minishing their height and filling up the bed of the 
sea; to consider the effects in colder climates arising 
from the freezing of water and the properties of ice 
in the act of solidification — the expansion tending to 
pulverize the soil effectually, as agriculturists well 
know. In such masses as glaciers and icebergs the 
mechanical effects are of no little scientific interest. 
The vaporous condition and changes fi'om it are sub- 
jects which engross a large portion of meteorology ; 
for such events as the condensation of atmospheric 
moisture into rain, snow, hail, can not occur without 
enormous disturbances in the pressure and other re- 
lations of the air, giving rise to many imposing me- 
teorological events. 

But of all meteorological phenomena, undoubtedly 
the most surprising are the displays of atmospheric 
electricity. What can be more beautiful than the 
fantastic, the ever-changing movements of the Auro- 
ra ? what more imposing than the flash of lightning ? 
Not without reason have men in all ages looked upon 
the former as glimpses of the movements of angels, 
and upon the latter as being the weapon of God. 

Scientific discovery has not only removed these 
prodigies from the domain of the supernatural, it has 



228 ELECTRICAL DISCOVERIES. 

also made the agent concerned in their production 
available for the purposes of man. When Franklin, 
with a boy's kite, drew down the lightning from 
heaven, there was a great moral as well as a physical 
result. Human opinions were modified, the power 
of man was increased. 

It is an illustration of the excellence and fertility 
of modern methods of investigation, that the phenom- 
ena of attraction displayed by amber, which had been 
known and neglected for two thousand years, subse- 
quently, in one tenth of that time, led to surprising 
consequences. First, it was shown that there are 
many other bodies which will act in like manner; 
then came the invention of the electrical machine; the 
discovery of electrical rej)ulsion and the spark ; the 
differences of conductibility in bodies; the two appar- 
ent species of electricity, vitreous and resinous ; the 
general law of attraction and repulsion ; the wonder- 
ful phenomena of the Ley den vial and the electric 
shock ; the demonstration of the identity of lightning 
and electricity; the means of protecting buildings and 
ships by rods; the velocity of electric movement, that 
immense distances can be passed through in an inap- 
preciable time ; the theory of one fluid and that of 
two ; the mathematical discussion of all the phenom- 
ena, first on one and then on the other of those doc- 
trines ; the invention of the torsion balance ; the de- 
termination that the attractive and repulsive forces 



ELECTRICAL DISCOVERIES. 229 

followed the law of tlie inverse squares ; tlie condi- 
tions of distribution on conductors ; the elucidation 
of the phenomena of induction. At length, when dis- 
covery seemed to be pausing, the facts of galvanism 
were announced in Italy. Up to this time it was 
thought that the most certain sign of the death of an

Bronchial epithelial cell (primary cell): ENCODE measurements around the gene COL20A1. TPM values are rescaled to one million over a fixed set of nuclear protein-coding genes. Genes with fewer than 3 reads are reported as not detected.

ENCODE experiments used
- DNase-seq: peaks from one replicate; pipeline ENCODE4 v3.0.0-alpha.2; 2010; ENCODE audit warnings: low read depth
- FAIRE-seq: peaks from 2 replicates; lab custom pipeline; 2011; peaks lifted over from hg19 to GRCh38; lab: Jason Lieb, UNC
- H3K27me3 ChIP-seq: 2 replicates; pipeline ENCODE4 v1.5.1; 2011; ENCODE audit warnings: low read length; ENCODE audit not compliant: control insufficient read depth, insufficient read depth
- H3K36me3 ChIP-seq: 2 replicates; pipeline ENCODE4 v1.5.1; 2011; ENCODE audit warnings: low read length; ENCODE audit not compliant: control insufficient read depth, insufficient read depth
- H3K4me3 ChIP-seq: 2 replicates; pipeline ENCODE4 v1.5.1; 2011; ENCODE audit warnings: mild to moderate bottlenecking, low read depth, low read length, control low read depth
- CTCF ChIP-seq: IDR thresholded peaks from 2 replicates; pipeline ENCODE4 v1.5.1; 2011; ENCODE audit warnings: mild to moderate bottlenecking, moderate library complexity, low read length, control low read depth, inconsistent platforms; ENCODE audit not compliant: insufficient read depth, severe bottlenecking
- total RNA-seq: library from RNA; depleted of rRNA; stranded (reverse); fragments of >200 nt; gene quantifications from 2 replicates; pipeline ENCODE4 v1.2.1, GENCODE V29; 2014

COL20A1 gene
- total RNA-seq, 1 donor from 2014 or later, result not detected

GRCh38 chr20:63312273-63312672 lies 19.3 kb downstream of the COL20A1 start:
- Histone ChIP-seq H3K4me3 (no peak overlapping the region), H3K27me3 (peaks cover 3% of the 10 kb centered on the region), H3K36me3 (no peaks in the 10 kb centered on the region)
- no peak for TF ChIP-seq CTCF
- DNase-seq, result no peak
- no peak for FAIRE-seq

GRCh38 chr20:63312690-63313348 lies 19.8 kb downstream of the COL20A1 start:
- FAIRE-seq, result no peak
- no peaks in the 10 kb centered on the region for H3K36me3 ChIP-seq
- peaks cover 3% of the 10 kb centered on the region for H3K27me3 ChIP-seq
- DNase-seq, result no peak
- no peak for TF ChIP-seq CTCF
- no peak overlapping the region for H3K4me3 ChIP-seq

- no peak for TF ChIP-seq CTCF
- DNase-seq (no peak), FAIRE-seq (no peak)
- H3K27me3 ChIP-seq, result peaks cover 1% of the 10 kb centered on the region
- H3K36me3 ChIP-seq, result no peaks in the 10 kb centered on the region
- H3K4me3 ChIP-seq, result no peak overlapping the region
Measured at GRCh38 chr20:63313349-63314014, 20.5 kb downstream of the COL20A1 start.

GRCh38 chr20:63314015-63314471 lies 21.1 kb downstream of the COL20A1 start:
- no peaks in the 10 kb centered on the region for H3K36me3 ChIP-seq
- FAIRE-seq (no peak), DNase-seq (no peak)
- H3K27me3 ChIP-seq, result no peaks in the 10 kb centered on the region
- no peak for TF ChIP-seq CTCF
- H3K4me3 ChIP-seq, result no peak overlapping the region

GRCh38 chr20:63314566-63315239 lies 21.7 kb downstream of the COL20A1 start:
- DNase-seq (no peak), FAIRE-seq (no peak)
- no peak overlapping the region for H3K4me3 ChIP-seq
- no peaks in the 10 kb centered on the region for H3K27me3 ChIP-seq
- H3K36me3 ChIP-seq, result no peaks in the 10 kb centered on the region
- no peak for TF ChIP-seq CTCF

animal was its inability to exhibit muscular contrac- 
tion; but now it was shown that muscular move- 
ments could be excited in those that were dead and 
even mutilated. Then quickly followed the inven- 
tion of the Voltaic pile. Who could have believed 
that the twitching of a frog's leg, in the experiments 
of Galvani, would give rise, in a very few years, to 
the establishment beyond all question of the com- 
pound nature of water, separating its constituents 
from one another — would lead to the deflagration 
and dissipation, in a vapor, of metals that can hardly 
be melted in a furnace— would show that the solid 
earth we tread upon is an oxide — yield new metals 
light enough to swim upon water, and even seem to 
set it on fire — produce the most brilliant of all arti- 
ficial lights, rivaling, if not excelling, in its intolera- 
ble splendor the noontide sun — would occasion a 
complete revolution in chemistry, compelling that sci- 
ence to accept new ideas and even a new nomencla- 
ture — that it would give us the power of making 
magnets capable of lifting more than a ton, cast a 
light on that riddle of ages, the pointing of the mar- 



230 MAGNETIC DISCOVERIES. 

iner's compass north, and south, and explain the mu- 
tual attraction or repulsion of magnetic needles — that 
it would enable us to form exquisitely in metal casts 
of all kinds of objects of art, and give workmen a 
means of performing gilding and silvering without 
risk to their health — that it would suggest to the 
evil disposed the forging of bank-notes, the sophisti- 
cating of jeweliy, and be invaluable in the uttering 
of false coinage — that it would carry the messages of 
commerce and friendship instantaneously across con- 
tinents or under oceans, and " waft a sigh from Indus 
to the Pole !" 

Yet that is only a part of what Galvani's experi- 
ment, carried out by modern methods, has actually 
done. Could there be a more brilliant instance of 
their power, a brighter earnest of the future of phys- 
ical philosophy ? 

The Venetians brought the use of the magnetic 
needle, for the purposes of navigation, from China. 
The properties of the loadstone had been known both 
in Europe and Asia fi'om very remote times. It at- 
tracts pieces of iron, imparts its own qualities perma- 
nently to tempered steel, and, if floated on water or 
poised on a pivot, points north and south. 

This pointing, however, in most places is not accu- 
rate; there is a certain deviation or declination. 
When Columbus made his first voyage across the 
Atlantic, he found that there was a position about a 



THE WONDERS OF SCIENCE. 231